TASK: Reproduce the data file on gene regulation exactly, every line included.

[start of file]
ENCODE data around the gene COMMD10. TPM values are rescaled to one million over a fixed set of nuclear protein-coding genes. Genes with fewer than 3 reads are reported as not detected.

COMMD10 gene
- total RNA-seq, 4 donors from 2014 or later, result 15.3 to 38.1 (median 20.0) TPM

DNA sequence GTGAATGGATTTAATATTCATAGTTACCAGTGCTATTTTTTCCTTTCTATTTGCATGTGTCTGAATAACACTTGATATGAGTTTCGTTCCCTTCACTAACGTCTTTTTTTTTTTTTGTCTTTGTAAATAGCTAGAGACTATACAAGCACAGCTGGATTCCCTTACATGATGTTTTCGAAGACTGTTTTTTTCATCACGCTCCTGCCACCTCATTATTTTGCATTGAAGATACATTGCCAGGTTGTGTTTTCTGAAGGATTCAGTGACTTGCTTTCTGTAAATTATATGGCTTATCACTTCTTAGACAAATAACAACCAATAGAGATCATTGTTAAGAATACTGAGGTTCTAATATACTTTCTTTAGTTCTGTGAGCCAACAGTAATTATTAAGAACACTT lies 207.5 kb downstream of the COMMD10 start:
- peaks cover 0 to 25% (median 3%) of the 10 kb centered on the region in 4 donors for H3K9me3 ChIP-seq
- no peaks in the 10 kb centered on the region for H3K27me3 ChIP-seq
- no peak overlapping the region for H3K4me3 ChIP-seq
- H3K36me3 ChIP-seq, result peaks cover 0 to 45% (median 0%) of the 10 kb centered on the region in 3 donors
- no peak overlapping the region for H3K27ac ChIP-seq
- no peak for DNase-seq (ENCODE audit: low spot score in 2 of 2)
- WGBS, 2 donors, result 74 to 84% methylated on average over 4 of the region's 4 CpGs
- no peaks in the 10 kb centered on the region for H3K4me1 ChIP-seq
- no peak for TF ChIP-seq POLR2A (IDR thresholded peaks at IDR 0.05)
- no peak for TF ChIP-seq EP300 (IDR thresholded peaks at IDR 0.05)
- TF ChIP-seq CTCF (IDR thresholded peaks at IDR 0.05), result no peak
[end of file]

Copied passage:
ENCODE data around the gene COMMD10. TPM values are rescaled to one million over a fixed set of nuclear protein-coding genes. Genes with fewer than 3 reads are reported as not detected.

COMMD10 gene
- total RNA-seq, 4 donors from 2014 or later, result 15.3 to 38.1 (median 20.0) TPM

DNA sequence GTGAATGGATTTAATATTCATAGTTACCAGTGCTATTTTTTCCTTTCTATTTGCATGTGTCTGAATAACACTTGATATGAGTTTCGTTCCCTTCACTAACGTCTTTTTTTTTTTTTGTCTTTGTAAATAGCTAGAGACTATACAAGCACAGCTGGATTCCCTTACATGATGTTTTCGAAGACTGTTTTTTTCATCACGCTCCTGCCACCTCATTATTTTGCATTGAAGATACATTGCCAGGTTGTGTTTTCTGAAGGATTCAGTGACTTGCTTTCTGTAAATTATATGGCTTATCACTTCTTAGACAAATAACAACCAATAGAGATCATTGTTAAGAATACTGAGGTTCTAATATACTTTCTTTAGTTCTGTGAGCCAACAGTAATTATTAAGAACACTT lies 207.5 kb downstream of the COMMD10 start:
- peaks cover 0 to 25% (median 3%) of the 10 kb centered on the region in 4 donors for H3K9me3 ChIP-seq
- no peaks in the 10 kb centered on the region for H3K27me3 ChIP-seq
- no peak overlapping the region for H3K4me3 ChIP-seq
- H3K36me3 ChIP-seq, result peaks cover 0 to 45% (median 0%) of the 10 kb centered on the region in 3 donors
- no peak overlapping the region for H3K27ac ChIP-seq
- no peak for DNase-seq (ENCODE audit: low spot score in 2 of 2)
- WGBS, 2 donors, result 74 to 84% methylated on average over 4 of the region's 4 CpGs
- no peaks in the 10 kb centered on the region for H3K4me1 ChIP-seq
- no peak for TF ChIP-seq POLR2A (IDR thresholded peaks at IDR 0.05)
- no peak for TF ChIP-seq EP300 (IDR thresholded peaks at IDR 0.05)
- TF ChIP-seq CTCF (IDR thresholded peaks at IDR 0.05), result no peak